Poverty and young women's employment: Linkages in Kerala
This paper explores one of the key issues in current research on gender and development: the links between poverty and young women's employment. Specifically, the following questions were addressed, in the context of Kerala: Which young women work for pay and why? To what extent is a woman's household economic status -- especially poverty status -- an important determinant of employment, and to what degree does this relationship differ for married and single women? Data for this study come from a 1997 survey of 530 women aged 18 to 35 in Trivandrum district of Kerala. The analysis provides strong evidence for a U-shaped relationship between household economic status (or class status) and women's current employment status. This is true for the entire sample and for the married women. However, in case of single women, poverty increases the likelihood of paid employment without significant effect at the upper end of the class spectrum. The interplay of economic factors (in terms of household needs and aspirations) and cultural factors (in terms of women's position in the family as unmarried daughters as opposed to wives or daughters-in-law) as determinants of women's employment is important both on the supply side of the labour market and women's ability to obtain employment in an imperfect and almost saturated labour market in the context of Kerala.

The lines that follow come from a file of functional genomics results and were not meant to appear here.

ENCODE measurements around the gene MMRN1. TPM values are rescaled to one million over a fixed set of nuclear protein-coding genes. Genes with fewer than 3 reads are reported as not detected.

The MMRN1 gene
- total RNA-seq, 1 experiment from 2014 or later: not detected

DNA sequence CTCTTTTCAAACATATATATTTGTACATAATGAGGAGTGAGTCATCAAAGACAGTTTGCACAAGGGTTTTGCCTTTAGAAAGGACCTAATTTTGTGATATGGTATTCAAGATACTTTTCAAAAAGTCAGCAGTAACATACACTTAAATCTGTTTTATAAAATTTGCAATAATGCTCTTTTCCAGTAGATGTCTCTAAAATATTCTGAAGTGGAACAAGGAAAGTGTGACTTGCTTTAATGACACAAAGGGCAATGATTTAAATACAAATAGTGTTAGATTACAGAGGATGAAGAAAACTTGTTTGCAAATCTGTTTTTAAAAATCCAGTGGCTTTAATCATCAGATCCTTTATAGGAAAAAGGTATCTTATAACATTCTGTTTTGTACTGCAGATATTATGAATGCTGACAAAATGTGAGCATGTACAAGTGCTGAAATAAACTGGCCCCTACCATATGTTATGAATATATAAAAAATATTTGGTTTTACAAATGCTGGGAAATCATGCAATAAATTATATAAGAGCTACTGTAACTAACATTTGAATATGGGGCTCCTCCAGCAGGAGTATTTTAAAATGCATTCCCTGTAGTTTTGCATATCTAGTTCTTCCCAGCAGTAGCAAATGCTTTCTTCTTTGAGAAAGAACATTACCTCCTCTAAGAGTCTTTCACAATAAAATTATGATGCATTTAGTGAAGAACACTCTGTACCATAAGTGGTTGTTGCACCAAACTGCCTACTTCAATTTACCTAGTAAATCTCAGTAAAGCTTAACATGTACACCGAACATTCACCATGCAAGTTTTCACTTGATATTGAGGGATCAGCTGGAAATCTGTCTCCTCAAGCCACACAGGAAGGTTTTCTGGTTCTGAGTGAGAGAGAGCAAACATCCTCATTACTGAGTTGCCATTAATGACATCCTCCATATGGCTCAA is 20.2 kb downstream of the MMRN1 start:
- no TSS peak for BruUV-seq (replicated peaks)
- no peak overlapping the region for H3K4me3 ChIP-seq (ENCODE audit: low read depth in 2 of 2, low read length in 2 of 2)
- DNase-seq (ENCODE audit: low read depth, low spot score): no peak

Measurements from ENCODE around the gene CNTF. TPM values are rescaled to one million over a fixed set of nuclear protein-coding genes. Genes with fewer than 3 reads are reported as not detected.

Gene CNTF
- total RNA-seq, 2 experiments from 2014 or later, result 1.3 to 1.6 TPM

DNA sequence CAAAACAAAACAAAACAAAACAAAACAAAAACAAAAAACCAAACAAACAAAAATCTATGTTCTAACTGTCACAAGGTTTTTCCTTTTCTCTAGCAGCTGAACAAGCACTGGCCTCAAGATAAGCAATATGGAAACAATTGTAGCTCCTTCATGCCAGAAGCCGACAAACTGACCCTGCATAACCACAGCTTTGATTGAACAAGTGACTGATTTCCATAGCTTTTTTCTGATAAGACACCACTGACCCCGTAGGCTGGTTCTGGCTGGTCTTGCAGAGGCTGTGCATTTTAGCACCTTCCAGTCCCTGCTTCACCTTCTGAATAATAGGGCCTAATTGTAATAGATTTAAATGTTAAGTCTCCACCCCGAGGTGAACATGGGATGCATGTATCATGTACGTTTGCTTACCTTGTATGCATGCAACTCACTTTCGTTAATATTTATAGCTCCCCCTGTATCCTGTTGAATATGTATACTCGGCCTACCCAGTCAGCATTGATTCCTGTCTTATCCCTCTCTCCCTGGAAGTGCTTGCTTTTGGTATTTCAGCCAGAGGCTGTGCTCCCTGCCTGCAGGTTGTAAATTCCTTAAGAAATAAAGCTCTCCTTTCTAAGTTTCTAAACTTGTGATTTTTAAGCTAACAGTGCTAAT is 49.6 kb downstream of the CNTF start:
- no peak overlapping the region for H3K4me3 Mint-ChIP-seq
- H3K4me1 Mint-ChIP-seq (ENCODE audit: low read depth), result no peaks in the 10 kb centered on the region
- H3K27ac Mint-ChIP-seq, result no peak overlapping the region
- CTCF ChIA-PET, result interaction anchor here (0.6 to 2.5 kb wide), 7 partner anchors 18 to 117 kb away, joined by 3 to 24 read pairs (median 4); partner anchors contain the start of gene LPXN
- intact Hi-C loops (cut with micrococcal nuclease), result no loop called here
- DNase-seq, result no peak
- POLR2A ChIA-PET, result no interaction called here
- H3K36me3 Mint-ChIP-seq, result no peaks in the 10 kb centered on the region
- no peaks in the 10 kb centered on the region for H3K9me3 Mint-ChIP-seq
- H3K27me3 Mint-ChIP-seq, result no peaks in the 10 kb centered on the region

|Date of creation:||Feb 1999|
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